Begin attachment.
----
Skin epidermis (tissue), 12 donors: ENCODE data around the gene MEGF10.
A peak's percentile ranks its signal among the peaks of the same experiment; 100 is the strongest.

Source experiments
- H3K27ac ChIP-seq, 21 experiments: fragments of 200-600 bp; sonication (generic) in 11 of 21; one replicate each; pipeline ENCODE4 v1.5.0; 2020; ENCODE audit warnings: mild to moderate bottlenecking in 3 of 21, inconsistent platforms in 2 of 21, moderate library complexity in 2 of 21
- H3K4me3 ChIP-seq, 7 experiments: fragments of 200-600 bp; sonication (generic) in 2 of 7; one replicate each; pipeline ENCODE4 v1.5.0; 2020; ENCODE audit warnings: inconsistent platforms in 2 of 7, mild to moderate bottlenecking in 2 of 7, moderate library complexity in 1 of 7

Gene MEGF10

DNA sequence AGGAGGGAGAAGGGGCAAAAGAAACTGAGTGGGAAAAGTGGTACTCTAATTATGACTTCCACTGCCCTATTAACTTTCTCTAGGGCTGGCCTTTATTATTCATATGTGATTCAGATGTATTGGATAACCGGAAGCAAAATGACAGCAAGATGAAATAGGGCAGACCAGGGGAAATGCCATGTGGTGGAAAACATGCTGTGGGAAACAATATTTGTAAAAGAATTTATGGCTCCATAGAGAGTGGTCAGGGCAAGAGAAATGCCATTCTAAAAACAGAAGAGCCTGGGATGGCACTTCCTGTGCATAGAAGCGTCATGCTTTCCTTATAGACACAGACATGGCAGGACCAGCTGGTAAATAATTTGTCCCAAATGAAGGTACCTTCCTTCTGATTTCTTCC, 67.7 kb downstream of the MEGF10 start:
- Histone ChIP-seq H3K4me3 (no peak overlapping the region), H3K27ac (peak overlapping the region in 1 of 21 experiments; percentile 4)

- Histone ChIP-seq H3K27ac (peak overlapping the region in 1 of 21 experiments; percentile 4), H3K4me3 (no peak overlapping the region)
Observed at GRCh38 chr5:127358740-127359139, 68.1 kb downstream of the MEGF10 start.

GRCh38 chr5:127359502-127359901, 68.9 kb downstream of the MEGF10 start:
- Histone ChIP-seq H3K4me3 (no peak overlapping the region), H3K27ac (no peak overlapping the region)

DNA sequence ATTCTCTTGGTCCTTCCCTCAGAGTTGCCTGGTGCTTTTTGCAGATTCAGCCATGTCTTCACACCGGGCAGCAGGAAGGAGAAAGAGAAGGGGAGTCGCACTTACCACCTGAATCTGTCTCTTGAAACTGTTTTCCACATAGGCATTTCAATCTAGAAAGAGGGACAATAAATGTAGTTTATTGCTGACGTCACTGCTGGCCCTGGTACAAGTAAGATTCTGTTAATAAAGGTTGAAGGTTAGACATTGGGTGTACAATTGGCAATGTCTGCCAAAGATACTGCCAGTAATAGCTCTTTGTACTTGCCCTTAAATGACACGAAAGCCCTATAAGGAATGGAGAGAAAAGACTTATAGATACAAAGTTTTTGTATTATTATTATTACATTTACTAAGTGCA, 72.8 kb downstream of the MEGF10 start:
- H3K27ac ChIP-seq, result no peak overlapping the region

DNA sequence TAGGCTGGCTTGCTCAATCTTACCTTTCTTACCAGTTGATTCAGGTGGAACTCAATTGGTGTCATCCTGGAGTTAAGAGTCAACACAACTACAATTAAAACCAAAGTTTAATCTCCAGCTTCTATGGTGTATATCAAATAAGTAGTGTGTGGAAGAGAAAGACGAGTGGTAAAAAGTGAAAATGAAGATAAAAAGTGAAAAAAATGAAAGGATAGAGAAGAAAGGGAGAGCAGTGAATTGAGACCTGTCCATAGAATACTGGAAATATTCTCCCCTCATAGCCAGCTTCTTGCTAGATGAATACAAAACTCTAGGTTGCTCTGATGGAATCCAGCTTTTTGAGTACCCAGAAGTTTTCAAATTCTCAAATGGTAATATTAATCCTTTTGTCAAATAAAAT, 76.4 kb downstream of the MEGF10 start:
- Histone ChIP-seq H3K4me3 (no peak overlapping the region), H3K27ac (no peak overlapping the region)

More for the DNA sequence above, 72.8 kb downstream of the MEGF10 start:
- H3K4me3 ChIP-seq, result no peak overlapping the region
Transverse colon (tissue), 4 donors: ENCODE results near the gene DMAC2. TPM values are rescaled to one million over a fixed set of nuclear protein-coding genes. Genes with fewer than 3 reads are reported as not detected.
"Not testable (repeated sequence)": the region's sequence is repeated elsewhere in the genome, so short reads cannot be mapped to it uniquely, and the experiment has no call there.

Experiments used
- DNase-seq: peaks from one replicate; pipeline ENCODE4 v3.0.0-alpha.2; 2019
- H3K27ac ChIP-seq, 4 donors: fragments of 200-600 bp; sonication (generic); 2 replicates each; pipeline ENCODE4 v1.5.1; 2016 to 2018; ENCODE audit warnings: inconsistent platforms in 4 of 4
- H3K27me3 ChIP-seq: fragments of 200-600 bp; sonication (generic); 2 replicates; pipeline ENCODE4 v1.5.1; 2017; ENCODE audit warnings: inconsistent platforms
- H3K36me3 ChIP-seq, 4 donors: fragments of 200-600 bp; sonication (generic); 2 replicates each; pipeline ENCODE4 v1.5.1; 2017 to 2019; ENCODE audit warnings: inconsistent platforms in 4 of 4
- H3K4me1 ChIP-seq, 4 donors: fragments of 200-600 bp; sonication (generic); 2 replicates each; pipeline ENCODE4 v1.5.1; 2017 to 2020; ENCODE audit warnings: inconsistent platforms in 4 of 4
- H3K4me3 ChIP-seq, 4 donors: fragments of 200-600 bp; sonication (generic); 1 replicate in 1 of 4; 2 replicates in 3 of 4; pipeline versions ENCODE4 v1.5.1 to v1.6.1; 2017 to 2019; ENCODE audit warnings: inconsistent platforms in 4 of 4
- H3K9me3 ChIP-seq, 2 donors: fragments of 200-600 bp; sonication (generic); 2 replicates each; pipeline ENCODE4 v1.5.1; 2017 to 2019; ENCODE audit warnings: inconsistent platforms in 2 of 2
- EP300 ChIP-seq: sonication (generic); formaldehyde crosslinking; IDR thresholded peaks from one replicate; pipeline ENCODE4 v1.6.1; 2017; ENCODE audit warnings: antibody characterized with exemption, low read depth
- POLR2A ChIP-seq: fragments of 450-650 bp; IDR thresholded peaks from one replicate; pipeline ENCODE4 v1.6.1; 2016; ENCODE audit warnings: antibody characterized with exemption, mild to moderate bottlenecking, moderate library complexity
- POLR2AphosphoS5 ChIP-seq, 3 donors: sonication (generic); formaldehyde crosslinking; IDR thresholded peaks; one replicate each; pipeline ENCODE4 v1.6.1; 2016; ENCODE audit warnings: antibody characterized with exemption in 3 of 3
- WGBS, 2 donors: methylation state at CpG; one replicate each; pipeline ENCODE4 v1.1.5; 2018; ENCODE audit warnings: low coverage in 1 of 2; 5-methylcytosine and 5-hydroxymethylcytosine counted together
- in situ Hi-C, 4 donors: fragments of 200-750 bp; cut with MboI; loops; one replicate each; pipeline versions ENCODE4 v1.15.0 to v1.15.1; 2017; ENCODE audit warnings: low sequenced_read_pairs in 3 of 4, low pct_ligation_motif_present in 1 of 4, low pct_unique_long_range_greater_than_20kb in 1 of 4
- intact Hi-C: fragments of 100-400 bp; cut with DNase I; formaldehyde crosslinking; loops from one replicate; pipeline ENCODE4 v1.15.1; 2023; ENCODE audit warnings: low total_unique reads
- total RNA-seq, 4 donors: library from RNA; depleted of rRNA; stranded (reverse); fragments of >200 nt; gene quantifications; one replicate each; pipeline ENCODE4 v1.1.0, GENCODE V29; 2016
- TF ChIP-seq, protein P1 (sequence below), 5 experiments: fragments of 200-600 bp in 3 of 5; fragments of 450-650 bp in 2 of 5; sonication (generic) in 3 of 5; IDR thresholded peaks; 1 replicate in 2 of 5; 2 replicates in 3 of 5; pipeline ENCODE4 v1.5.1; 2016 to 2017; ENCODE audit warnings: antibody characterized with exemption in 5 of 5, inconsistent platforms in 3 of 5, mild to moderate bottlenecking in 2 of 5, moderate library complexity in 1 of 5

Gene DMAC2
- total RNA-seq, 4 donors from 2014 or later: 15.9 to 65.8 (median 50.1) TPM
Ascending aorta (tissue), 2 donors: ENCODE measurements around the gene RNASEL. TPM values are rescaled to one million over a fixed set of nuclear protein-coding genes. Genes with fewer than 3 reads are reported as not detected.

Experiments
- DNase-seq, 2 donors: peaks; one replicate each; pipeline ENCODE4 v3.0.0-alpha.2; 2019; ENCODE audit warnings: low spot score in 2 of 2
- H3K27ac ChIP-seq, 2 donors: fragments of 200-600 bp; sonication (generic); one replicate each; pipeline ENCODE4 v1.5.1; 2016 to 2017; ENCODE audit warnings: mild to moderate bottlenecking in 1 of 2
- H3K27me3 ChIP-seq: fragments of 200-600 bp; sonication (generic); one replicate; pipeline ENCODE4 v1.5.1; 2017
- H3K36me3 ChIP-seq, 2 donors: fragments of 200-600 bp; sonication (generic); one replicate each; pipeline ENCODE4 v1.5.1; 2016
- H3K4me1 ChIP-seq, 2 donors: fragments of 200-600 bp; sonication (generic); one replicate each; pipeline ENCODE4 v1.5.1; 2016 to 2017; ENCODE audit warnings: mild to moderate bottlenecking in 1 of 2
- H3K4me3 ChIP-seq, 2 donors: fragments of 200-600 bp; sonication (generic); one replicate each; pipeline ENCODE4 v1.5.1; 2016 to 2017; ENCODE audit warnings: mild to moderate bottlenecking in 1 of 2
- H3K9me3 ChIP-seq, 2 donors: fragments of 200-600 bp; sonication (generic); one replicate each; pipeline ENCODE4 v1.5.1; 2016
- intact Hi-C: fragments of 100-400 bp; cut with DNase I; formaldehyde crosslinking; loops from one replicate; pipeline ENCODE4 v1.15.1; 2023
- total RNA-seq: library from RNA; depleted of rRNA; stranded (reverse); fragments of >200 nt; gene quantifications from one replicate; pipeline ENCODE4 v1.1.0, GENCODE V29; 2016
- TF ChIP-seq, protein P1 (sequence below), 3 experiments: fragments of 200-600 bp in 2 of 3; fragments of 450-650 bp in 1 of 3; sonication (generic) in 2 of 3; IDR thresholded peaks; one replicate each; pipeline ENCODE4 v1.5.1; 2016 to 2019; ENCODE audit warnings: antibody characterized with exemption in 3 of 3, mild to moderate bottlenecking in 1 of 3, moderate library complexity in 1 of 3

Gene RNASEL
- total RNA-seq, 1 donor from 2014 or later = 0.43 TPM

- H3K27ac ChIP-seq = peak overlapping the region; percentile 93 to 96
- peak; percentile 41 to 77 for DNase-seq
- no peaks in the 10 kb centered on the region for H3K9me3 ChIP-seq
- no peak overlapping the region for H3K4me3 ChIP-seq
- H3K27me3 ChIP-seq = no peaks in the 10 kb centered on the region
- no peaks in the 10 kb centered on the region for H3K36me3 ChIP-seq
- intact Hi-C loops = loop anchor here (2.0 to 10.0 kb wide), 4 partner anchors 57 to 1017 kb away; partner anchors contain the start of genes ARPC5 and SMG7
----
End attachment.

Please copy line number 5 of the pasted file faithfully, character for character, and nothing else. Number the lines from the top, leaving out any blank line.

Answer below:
- H3K4me3 ChIP-seq, 7 experiments: fragments of 200-600 bp; sonication (generic) in 2 of 7; one replicate each; pipeline ENCODE4 v1.5.0; 2020; ENCODE audit warnings: inconsistent platforms in 2 of 7, mild to moderate bottlenecking in 2 of 7, moderate library complexity in 1 of 7